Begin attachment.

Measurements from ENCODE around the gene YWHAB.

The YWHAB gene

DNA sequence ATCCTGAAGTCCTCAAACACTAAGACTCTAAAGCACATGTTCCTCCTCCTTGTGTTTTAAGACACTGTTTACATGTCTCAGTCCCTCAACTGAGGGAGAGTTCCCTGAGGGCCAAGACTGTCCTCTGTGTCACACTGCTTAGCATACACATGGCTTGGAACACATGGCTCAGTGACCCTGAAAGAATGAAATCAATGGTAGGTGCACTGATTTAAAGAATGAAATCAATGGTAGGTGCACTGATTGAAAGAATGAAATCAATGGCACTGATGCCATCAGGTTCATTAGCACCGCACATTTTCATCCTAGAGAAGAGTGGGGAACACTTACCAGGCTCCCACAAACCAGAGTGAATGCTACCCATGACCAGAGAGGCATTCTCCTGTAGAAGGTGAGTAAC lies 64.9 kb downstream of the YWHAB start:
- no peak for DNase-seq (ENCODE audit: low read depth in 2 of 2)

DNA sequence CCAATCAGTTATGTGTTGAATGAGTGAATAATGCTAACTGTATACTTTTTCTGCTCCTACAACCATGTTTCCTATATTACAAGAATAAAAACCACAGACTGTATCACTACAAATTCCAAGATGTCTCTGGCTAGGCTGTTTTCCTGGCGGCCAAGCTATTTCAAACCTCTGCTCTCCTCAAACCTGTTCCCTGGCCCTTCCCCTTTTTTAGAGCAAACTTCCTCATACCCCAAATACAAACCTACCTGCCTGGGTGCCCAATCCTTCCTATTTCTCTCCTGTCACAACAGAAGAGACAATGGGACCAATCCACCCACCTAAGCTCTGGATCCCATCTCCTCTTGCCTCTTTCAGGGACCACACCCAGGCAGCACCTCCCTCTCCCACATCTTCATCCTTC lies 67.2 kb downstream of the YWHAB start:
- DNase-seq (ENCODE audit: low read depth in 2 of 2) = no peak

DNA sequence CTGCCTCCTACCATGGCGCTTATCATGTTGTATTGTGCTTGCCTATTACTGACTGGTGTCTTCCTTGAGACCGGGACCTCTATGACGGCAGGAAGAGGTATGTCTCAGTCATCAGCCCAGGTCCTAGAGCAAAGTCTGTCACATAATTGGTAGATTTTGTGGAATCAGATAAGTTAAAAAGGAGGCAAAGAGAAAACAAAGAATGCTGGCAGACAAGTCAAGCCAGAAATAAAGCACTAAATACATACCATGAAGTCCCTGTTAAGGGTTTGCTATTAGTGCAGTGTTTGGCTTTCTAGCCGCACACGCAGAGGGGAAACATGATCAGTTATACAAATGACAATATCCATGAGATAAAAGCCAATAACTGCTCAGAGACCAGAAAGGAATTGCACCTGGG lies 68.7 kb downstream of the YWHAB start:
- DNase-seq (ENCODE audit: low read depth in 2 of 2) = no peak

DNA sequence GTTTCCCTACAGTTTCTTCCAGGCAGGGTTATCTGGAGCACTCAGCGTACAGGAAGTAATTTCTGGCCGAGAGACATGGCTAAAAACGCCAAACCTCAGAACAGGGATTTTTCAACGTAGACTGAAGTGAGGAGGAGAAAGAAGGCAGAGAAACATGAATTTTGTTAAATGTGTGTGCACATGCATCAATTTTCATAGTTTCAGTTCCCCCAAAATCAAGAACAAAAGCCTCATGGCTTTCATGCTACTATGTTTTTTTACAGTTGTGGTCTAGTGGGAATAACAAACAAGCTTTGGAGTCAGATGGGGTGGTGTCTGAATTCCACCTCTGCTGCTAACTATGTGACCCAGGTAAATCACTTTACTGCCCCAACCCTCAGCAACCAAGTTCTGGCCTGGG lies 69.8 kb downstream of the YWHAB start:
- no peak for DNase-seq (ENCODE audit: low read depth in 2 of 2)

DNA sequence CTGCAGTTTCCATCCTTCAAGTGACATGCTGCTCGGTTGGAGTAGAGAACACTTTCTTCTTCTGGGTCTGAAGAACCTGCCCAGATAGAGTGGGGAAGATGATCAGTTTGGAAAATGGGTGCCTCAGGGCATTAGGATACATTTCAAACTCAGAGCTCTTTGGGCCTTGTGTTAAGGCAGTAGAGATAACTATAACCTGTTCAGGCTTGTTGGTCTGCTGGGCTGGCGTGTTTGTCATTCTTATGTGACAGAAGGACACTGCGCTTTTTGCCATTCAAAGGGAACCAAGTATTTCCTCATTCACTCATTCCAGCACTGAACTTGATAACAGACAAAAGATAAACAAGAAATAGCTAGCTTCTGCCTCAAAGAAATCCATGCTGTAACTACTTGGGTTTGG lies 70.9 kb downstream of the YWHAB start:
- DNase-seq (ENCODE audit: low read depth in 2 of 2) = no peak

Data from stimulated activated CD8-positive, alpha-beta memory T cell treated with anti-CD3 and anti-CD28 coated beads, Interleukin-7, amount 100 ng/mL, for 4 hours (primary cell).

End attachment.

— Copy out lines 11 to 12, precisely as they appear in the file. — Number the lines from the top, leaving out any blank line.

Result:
DNA sequence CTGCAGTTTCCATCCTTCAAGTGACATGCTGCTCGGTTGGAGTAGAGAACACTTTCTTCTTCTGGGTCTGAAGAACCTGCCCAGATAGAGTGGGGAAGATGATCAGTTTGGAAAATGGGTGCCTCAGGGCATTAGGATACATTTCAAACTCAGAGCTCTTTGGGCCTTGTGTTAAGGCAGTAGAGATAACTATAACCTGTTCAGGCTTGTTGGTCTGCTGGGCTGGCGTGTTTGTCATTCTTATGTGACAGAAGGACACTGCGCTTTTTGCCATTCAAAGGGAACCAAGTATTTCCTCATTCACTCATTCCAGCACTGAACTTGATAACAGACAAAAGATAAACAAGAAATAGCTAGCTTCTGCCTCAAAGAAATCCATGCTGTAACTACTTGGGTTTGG lies 70.9 kb downstream of the YWHAB start:
- DNase-seq (ENCODE audit: low read depth in 2 of 2) = no peak